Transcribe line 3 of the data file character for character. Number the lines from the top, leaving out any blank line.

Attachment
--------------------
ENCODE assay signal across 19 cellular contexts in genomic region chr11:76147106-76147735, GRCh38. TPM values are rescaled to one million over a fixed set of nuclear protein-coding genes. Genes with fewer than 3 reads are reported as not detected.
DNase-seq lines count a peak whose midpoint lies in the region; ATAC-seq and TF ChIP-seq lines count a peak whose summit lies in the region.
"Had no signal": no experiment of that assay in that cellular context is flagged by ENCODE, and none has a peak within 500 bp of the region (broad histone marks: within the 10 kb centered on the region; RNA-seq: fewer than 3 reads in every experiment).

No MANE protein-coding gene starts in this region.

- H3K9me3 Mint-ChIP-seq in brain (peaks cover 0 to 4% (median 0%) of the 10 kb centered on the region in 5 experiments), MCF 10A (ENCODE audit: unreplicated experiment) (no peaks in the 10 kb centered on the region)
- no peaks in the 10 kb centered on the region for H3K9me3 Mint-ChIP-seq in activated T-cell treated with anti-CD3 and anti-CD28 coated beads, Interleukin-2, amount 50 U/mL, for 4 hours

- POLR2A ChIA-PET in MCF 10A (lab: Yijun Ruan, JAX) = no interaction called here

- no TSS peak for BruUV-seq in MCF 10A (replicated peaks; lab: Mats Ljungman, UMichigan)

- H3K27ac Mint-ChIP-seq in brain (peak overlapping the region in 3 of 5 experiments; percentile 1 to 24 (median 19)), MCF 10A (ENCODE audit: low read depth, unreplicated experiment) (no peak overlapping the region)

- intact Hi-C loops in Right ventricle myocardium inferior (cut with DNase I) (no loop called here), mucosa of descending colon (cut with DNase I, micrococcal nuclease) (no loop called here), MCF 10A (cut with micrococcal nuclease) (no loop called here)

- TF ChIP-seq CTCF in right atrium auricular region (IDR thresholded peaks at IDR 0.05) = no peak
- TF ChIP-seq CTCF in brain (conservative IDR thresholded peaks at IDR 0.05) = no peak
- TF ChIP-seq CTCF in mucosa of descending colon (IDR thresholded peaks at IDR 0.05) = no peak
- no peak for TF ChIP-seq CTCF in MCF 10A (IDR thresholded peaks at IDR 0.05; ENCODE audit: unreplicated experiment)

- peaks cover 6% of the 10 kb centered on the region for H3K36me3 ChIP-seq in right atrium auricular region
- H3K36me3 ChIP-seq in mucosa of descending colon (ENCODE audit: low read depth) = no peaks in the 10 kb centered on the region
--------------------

"Had no signal": no experiment of that assay in that cellular context is flagged by ENCODE, and none has a peak within 500 bp of the region (broad histone marks: within the 10 kb centered on the region; RNA-seq: fewer than 3 reads in every experiment).